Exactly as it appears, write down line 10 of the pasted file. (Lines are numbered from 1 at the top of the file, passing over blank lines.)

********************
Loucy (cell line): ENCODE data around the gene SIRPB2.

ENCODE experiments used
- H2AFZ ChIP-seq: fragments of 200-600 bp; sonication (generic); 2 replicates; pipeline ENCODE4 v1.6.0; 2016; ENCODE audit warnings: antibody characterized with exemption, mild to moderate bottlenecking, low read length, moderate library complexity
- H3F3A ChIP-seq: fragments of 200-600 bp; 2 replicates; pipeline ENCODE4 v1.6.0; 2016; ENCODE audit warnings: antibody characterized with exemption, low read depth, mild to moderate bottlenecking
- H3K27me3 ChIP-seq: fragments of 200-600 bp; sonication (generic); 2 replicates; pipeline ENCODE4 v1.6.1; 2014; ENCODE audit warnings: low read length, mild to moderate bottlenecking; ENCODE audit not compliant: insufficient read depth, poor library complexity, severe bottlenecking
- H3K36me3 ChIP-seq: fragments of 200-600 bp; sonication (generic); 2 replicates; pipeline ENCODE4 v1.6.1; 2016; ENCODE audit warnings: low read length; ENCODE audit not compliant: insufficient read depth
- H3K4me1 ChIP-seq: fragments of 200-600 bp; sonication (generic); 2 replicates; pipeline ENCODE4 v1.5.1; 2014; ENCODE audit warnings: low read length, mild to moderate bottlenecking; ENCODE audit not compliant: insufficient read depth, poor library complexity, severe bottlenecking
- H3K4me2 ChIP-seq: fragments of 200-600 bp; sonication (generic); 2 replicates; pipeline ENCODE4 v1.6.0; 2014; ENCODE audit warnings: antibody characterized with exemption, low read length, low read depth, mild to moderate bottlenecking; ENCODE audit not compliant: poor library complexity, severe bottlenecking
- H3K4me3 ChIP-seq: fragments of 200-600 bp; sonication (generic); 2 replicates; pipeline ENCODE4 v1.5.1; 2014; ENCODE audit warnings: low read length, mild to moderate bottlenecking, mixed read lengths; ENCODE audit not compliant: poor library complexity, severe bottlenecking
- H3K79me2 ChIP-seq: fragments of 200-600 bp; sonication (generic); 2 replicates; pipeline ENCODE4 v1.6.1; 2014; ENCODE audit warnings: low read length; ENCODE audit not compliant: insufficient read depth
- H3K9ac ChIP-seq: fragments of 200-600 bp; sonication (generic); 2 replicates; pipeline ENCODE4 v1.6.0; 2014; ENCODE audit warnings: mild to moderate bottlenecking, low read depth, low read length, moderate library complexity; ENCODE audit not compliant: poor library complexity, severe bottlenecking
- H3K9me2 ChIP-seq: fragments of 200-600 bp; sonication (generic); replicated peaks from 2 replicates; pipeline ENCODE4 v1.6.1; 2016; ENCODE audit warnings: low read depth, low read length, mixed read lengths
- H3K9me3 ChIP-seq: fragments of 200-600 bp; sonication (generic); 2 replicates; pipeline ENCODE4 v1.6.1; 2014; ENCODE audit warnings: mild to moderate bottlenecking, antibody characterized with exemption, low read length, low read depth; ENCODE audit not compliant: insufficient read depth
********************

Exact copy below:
- H3K79me2 ChIP-seq: fragments of 200-600 bp; sonication (generic); 2 replicates; pipeline ENCODE4 v1.6.1; 2014; ENCODE audit warnings: low read length; ENCODE audit not compliant: insufficient read depth